Post-test Counselling: Table 5 presents the combined means and standard deviations for the four post-test counselling quality items.
Mean scores for the post-test counselling quality ranged from 4.06 (Site 2) to 4.88 (Mobile Bus) on a 5-point scale. This indicated that standards of post-test counselling were good to excellent across all four VCT sites.
Were participants satisfied with the service they received from the VCT programme?
The participants' ratings of their overall VCT experience are presented in Table 6.
Based on these results, it can be concluded that participants were satisfied to highly satisfied with the level of service they received on the programme.
Was the VCT programme well organised, with specific focus on how long participants waited to receive the results from their HIV test?
Five participants were unable to provide an estimate of how long it took to receive the results and were excluded from the calculation for the average waiting time. In Table 7 the average time it took to obtain the test results is presented.
Pre-test counselling on the Mobile Bus was brief in comparison with the other VCT sites, as the two participants were from the medical faculty and they might have opted not to receive in depth pre-test counselling because of existing knowledge of HIV.
Were the participants receiving the dosage, type and quality of counselling as stipulated in the VCT programme protocol documentation?
Out of the 285 respondents, 283 indicated that they had received an HIV negative test result whilst the remaining two respondents had tested HIV positive. The majority of HIV negative respondents (57.2%) reported that they strongly agreed with the statement that the post-test counsellor had reinforced strategies for reducing the risk of contracting HIV. Most of these HIV negative respondents (66.1%) also indicated that the post-test counsellor clearly discussed their understanding of the window period relating to HIV infection.
The two HIV positive respondents strongly agreed that the implications of an HIV positive result were clearly and simply discussed with them, that the counsellor had discussed their personal risk reduction plan and that referrals in relation to medical, social and psychological support were offered. Whilst the one respondent strongly agreed with the statement that the counsellor had offered follow-up support, the other disagreed. When asked whether or not immediate plans and intentions had been explored by the counsellor, one participant strongly agreed and one disagreed.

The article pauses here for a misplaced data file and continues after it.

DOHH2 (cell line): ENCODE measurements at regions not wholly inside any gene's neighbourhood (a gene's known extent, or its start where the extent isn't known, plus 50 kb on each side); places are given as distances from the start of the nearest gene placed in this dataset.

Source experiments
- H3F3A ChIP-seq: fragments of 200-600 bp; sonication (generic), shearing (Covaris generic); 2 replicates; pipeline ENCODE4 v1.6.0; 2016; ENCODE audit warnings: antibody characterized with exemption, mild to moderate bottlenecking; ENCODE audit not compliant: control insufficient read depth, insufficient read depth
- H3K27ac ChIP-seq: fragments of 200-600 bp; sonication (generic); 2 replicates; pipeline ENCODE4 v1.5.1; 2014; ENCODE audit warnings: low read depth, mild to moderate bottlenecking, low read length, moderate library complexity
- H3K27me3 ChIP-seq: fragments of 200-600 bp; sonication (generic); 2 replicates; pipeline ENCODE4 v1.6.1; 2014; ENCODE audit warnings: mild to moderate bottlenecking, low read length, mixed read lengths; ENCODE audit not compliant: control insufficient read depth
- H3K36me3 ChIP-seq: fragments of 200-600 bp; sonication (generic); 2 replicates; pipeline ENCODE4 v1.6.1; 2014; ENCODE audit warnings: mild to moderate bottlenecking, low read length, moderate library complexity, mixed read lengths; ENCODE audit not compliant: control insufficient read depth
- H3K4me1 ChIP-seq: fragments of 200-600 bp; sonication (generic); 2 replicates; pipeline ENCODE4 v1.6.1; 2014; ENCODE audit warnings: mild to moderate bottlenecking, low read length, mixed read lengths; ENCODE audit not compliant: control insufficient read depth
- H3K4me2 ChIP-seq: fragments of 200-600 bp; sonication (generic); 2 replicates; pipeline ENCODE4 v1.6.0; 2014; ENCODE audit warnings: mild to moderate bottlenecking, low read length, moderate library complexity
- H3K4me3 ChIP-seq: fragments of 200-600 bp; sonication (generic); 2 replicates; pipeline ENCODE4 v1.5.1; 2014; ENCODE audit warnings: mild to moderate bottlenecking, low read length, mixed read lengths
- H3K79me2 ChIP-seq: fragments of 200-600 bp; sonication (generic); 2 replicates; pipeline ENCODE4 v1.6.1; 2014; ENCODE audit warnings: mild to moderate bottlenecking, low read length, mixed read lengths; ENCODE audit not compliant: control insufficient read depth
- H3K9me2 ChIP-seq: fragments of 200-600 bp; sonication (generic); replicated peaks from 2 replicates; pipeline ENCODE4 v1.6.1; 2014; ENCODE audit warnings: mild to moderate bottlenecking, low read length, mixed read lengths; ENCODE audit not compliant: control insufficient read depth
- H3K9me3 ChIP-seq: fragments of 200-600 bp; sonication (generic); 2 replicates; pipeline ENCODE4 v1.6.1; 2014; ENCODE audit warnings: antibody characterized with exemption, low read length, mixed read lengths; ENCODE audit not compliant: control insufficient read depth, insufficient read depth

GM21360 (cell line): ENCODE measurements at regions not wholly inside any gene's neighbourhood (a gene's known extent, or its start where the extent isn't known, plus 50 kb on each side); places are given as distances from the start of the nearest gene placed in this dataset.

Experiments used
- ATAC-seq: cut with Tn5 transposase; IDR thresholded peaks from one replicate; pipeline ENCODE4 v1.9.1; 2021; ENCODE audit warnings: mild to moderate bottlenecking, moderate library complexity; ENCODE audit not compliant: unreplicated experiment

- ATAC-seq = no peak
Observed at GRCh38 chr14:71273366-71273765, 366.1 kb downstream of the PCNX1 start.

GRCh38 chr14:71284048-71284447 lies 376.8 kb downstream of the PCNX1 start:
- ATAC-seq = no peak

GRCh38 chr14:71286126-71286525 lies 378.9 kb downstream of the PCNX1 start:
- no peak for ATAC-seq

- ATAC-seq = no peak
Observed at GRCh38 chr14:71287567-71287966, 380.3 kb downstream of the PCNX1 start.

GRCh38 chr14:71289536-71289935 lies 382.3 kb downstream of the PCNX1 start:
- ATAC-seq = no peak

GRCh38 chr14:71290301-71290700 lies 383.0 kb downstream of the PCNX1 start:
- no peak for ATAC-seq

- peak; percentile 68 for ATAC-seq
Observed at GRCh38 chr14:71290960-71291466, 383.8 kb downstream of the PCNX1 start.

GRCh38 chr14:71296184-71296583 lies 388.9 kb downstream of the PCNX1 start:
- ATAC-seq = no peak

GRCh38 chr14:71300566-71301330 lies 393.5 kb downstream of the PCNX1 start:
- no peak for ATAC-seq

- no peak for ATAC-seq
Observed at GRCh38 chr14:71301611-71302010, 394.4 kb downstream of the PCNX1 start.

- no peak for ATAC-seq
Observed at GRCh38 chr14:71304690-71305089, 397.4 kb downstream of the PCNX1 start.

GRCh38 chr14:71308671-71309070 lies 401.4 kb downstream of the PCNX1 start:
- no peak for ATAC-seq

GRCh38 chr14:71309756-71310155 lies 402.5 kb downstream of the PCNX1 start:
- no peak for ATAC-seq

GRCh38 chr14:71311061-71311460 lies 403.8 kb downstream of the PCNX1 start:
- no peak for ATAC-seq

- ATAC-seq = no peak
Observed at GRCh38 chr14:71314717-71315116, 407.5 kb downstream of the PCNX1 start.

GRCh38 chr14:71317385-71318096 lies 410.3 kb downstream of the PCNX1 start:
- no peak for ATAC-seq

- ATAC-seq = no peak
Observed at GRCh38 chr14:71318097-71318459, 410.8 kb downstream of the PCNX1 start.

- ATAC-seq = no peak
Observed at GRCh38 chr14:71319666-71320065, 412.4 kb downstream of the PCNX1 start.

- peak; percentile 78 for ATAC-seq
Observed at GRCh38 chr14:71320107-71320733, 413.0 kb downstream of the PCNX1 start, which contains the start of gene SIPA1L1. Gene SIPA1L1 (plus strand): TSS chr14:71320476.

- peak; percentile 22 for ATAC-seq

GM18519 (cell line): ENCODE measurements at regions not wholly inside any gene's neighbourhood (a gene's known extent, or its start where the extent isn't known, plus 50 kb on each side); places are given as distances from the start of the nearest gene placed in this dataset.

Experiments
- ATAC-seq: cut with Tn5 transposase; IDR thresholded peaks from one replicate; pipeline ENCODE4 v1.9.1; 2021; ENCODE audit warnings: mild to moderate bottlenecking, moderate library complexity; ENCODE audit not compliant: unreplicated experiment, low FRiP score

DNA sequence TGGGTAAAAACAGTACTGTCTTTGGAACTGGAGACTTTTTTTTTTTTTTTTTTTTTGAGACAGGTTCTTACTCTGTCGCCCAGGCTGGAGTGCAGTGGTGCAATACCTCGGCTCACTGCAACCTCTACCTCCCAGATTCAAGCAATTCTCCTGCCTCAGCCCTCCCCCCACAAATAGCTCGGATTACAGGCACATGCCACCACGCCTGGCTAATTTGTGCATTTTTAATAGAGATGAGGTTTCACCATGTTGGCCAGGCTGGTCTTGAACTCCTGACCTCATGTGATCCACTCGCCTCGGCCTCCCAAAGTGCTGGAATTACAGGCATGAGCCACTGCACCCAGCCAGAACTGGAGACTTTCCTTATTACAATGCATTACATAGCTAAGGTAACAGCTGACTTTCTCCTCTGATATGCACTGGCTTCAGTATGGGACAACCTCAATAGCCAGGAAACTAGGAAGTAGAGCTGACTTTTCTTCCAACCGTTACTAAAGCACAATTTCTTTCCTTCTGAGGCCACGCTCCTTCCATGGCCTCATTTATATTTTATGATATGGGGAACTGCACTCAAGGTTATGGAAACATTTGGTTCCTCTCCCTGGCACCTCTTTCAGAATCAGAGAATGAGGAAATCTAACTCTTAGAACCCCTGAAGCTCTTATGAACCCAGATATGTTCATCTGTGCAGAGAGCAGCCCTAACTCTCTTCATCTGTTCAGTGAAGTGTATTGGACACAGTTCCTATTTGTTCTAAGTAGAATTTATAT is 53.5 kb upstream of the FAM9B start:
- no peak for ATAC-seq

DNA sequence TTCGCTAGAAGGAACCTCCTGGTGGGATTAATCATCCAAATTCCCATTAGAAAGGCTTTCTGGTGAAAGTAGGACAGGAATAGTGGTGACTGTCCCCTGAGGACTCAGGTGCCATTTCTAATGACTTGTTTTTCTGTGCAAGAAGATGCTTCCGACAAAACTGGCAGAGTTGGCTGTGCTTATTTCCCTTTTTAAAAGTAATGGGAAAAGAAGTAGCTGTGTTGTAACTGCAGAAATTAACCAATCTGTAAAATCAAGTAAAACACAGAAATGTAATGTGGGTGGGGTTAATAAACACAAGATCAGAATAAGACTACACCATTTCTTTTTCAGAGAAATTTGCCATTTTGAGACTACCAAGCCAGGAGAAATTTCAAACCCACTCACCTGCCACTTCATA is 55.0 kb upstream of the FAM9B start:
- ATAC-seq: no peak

The main objective of the evaluation was to determine whether or not a VCT programme for HIV and AIDS at a South African university was implemented as intended. The importance of the evaluation lies in the three main recommendations regarding:
- uptake of the VCT programme amongst men
- identification of the professional status of the programme staff who perform the tests
- shortening the waiting period for test results.
Should these recommendations be implemented, the programme would be implemented as intended.
In summary, the results indicated that the VCT programme was delivering a quality service and was operating as intended. Therefore, the programme could be judged as having high implementation fidelity. These results will be discussed in more detail and according to the three standard aspects of an implementation evaluation, namely service utilisation, service delivery and organisational support.
When examining utilisation, the 285 participants in the 2009 evaluation need to be viewed against annual numbers for earlier uptake. In 2008, 5209 participants made use of the programme whilst between February and October 2009, 5114 participants used it. In terms of student numbers, the university is a medium-sized institution with approximately 24 000 students. Utilisation figures suggest an uptake percentage of approximately 21% per year. It could be assumed that this percentage covers most of the new undergraduate intake in the university. It is clear that staff members did not utilise the VCT services. Whilst academic and administrative staff may have a testing service available via their medical aid, outsourced service staff have no medical aid policies. The programme managers may want to include this particular group of staff in their target population in future.
The programme is predominantly being used by women. This supports the findings of previous studies on VCT uptake (Bond et al., 2005; Bwambale et al., 2008; Fako, 2006; Pronyk et al., 2002; Subramanian et al., 2008) which have shown that men are less likely to make use of VCT compared with women. Few of these studies attempt to present methods for overcoming this gender bias, which indicates that there is a gap in the literature when it comes to improving VCT uptake amongst men.